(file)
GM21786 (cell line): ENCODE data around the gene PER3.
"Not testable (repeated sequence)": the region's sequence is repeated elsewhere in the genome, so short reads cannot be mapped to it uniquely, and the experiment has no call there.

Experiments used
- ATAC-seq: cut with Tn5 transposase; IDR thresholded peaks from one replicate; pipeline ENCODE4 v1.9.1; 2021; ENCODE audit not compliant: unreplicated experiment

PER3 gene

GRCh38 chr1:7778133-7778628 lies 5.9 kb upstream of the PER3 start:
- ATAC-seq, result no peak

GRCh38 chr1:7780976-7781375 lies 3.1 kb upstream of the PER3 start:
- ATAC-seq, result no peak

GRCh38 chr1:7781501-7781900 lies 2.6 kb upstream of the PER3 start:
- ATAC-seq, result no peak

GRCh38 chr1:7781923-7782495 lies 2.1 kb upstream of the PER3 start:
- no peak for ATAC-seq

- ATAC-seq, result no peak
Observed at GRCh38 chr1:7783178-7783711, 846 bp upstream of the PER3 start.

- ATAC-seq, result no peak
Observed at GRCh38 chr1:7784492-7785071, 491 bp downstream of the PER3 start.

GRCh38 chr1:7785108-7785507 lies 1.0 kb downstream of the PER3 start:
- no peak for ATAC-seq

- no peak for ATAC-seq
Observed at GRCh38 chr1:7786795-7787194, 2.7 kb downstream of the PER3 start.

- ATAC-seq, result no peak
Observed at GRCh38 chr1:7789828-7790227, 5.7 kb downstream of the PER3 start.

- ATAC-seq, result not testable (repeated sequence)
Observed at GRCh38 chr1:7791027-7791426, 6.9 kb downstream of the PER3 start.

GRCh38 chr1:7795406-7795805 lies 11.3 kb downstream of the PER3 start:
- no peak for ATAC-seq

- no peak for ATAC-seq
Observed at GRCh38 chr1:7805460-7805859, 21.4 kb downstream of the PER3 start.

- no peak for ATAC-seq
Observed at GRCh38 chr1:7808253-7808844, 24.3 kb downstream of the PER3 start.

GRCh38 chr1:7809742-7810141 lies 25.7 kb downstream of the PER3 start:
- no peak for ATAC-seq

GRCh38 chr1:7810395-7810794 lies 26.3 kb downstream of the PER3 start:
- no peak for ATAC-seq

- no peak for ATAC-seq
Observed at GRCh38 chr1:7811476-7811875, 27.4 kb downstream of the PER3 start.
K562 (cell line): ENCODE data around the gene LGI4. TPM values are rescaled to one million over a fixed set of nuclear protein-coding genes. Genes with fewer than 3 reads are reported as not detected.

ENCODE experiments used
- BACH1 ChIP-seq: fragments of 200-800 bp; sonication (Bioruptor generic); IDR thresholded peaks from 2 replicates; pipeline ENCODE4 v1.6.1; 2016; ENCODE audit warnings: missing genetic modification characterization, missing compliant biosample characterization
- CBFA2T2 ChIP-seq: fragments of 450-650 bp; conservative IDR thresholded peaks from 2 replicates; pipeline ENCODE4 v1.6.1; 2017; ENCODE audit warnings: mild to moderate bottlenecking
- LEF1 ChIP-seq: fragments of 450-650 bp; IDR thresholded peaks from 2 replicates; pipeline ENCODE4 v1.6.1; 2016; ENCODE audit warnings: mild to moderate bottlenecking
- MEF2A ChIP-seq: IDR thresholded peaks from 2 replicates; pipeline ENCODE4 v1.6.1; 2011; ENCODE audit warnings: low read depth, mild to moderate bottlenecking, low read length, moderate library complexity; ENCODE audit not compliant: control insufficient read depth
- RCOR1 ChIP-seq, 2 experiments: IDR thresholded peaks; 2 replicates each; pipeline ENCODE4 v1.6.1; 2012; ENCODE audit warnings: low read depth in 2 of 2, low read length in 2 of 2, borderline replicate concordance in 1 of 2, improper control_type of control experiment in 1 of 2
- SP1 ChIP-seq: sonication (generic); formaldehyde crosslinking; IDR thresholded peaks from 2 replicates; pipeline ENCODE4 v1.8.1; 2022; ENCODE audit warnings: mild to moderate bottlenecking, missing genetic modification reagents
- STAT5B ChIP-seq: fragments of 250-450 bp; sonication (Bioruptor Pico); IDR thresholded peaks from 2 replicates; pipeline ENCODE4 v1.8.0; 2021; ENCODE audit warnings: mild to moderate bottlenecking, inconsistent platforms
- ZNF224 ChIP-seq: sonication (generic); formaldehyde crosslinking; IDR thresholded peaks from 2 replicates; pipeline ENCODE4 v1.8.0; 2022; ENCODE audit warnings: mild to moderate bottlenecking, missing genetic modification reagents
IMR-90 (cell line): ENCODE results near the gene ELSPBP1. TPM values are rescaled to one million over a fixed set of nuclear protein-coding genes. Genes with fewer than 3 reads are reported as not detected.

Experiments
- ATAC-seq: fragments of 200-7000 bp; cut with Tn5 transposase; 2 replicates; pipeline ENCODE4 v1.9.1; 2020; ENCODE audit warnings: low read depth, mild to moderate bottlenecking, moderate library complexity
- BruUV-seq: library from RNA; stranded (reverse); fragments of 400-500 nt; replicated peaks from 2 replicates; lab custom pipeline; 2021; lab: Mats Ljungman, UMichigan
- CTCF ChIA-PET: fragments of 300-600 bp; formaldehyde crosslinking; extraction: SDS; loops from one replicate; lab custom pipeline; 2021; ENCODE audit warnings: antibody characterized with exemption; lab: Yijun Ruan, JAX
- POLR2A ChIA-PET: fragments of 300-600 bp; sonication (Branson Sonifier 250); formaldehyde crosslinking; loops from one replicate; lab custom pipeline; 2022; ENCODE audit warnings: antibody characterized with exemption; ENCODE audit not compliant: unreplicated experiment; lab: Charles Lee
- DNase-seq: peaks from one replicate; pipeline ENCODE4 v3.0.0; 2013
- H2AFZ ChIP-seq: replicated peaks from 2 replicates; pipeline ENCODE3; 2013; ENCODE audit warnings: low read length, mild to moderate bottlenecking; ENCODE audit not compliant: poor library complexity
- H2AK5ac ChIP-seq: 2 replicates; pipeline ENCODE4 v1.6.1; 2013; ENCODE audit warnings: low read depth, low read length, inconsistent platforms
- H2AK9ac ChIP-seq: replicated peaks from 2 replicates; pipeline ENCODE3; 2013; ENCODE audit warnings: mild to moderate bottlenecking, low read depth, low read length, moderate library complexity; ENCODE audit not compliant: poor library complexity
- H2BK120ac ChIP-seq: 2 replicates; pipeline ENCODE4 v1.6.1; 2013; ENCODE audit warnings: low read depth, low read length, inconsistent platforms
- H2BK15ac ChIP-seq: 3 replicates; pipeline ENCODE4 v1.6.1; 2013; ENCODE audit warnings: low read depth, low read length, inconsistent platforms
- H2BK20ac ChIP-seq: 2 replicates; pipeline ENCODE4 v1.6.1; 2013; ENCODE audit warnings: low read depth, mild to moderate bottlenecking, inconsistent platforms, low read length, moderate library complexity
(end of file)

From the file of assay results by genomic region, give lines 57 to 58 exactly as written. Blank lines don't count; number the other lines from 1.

- H2AK9ac ChIP-seq: replicated peaks from 2 replicates; pipeline ENCODE3; 2013; ENCODE audit warnings: mild to moderate bottlenecking, low read depth, low read length, moderate library complexity; ENCODE audit not compliant: poor library complexity
- H2BK120ac ChIP-seq: 2 replicates; pipeline ENCODE4 v1.6.1; 2013; ENCODE audit warnings: low read depth, low read length, inconsistent platforms